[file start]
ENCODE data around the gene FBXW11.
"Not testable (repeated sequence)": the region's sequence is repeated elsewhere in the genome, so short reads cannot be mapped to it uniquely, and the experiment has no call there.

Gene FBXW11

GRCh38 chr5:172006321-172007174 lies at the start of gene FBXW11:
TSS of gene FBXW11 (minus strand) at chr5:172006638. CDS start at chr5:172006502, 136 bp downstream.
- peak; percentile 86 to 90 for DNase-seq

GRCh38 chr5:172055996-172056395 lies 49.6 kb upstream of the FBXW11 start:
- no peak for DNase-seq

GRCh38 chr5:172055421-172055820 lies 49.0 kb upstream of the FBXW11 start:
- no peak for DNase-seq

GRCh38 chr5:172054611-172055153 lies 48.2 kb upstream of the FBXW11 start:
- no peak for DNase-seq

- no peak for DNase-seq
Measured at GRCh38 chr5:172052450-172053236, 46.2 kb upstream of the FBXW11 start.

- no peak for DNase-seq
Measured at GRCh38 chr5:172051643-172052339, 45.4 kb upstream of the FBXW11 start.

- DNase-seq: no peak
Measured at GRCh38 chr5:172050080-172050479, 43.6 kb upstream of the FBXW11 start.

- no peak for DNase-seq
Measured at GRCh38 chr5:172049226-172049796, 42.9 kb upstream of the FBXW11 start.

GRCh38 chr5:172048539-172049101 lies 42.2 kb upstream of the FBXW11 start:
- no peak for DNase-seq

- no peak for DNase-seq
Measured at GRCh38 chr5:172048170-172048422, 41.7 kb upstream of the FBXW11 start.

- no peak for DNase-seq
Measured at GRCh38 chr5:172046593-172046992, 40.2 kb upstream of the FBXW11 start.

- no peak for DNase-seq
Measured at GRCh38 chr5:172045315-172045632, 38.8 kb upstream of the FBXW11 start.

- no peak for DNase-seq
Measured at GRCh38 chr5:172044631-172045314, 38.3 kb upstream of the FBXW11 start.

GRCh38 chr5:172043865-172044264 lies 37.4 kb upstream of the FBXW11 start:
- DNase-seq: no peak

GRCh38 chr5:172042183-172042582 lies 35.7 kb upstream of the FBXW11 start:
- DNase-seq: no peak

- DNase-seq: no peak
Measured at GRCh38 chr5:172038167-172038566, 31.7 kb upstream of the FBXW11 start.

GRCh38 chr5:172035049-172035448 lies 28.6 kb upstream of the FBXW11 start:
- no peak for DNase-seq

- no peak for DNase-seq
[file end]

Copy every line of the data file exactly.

ENCODE data around the gene FBXW11.
"Not testable (repeated sequence)": the region's sequence is repeated elsewhere in the genome, so short reads cannot be mapped to it uniquely, and the experiment has no call there.

Gene FBXW11

GRCh38 chr5:172006321-172007174 lies at the start of gene FBXW11:
TSS of gene FBXW11 (minus strand) at chr5:172006638. CDS start at chr5:172006502, 136 bp downstream.
- peak; percentile 86 to 90 for DNase-seq

GRCh38 chr5:172055996-172056395 lies 49.6 kb upstream of the FBXW11 start:
- no peak for DNase-seq

GRCh38 chr5:172055421-172055820 lies 49.0 kb upstream of the FBXW11 start:
- no peak for DNase-seq

GRCh38 chr5:172054611-172055153 lies 48.2 kb upstream of the FBXW11 start:
- no peak for DNase-seq

- no peak for DNase-seq
Measured at GRCh38 chr5:172052450-172053236, 46.2 kb upstream of the FBXW11 start.

- no peak for DNase-seq
Measured at GRCh38 chr5:172051643-172052339, 45.4 kb upstream of the FBXW11 start.

- DNase-seq: no peak
Measured at GRCh38 chr5:172050080-172050479, 43.6 kb upstream of the FBXW11 start.

- no peak for DNase-seq
Measured at GRCh38 chr5:172049226-172049796, 42.9 kb upstream of the FBXW11 start.

GRCh38 chr5:172048539-172049101 lies 42.2 kb upstream of the FBXW11 start:
- no peak for DNase-seq

- no peak for DNase-seq
Measured at GRCh38 chr5:172048170-172048422, 41.7 kb upstream of the FBXW11 start.

- no peak for DNase-seq
Measured at GRCh38 chr5:172046593-172046992, 40.2 kb upstream of the FBXW11 start.

- no peak for DNase-seq
Measured at GRCh38 chr5:172045315-172045632, 38.8 kb upstream of the FBXW11 start.

- no peak for DNase-seq
Measured at GRCh38 chr5:172044631-172045314, 38.3 kb upstream of the FBXW11 start.

GRCh38 chr5:172043865-172044264 lies 37.4 kb upstream of the FBXW11 start:
- DNase-seq: no peak

GRCh38 chr5:172042183-172042582 lies 35.7 kb upstream of the FBXW11 start:
- DNase-seq: no peak

- DNase-seq: no peak
Measured at GRCh38 chr5:172038167-172038566, 31.7 kb upstream of the FBXW11 start.

GRCh38 chr5:172035049-172035448 lies 28.6 kb upstream of the FBXW11 start:
- no peak for DNase-seq

- no peak for DNase-seq